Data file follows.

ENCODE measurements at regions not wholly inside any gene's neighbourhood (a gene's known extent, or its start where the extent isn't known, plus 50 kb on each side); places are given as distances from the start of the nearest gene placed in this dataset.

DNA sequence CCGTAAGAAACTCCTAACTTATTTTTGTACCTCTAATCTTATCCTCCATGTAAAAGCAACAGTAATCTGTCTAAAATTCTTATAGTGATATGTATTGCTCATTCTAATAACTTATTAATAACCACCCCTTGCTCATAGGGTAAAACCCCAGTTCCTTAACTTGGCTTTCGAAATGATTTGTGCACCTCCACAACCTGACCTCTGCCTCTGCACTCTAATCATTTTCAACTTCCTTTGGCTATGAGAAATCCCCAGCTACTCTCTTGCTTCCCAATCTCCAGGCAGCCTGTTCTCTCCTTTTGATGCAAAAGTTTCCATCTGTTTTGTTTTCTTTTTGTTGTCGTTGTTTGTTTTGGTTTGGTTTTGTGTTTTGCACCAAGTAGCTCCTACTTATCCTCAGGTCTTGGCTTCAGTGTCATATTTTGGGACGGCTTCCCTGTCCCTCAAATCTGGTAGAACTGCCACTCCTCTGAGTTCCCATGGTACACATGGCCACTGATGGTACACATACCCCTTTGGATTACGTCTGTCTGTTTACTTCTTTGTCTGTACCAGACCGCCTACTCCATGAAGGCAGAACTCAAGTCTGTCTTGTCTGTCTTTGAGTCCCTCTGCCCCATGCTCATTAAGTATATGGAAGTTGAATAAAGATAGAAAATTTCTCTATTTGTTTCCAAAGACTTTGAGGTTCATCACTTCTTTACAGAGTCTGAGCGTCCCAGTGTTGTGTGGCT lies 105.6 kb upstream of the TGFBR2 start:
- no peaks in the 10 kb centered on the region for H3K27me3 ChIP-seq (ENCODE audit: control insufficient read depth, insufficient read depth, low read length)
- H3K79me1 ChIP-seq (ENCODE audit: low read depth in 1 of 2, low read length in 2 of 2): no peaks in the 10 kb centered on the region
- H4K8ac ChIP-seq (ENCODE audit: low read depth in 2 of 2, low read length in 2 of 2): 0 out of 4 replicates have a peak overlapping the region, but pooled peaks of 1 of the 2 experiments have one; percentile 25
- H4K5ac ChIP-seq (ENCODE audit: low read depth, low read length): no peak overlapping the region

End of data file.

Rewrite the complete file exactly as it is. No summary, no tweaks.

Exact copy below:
ENCODE measurements at regions not wholly inside any gene's neighbourhood (a gene's known extent, or its start where the extent isn't known, plus 50 kb on each side); places are given as distances from the start of the nearest gene placed in this dataset.

DNA sequence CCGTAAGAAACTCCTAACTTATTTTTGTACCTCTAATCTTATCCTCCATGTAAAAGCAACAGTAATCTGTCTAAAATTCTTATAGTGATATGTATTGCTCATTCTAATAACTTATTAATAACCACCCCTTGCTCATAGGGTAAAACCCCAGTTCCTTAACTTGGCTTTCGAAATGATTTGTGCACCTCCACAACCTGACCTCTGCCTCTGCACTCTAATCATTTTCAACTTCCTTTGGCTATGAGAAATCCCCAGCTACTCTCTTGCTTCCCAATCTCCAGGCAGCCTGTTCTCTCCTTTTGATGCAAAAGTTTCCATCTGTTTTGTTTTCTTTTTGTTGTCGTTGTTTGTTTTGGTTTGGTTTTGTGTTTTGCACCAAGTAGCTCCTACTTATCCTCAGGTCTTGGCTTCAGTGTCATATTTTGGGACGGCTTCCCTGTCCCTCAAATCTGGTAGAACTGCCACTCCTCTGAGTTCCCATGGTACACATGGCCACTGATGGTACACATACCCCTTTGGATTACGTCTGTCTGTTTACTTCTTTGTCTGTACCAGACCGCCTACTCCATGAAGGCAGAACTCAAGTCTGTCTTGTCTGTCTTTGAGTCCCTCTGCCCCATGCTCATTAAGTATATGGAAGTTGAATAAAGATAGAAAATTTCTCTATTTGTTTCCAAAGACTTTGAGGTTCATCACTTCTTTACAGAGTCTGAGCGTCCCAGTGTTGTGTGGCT lies 105.6 kb upstream of the TGFBR2 start:
- no peaks in the 10 kb centered on the region for H3K27me3 ChIP-seq (ENCODE audit: control insufficient read depth, insufficient read depth, low read length)
- H3K79me1 ChIP-seq (ENCODE audit: low read depth in 1 of 2, low read length in 2 of 2): no peaks in the 10 kb centered on the region
- H4K8ac ChIP-seq (ENCODE audit: low read depth in 2 of 2, low read length in 2 of 2): 0 out of 4 replicates have a peak overlapping the region, but pooled peaks of 1 of the 2 experiments have one; percentile 25
- H4K5ac ChIP-seq (ENCODE audit: low read depth, low read length): no peak overlapping the region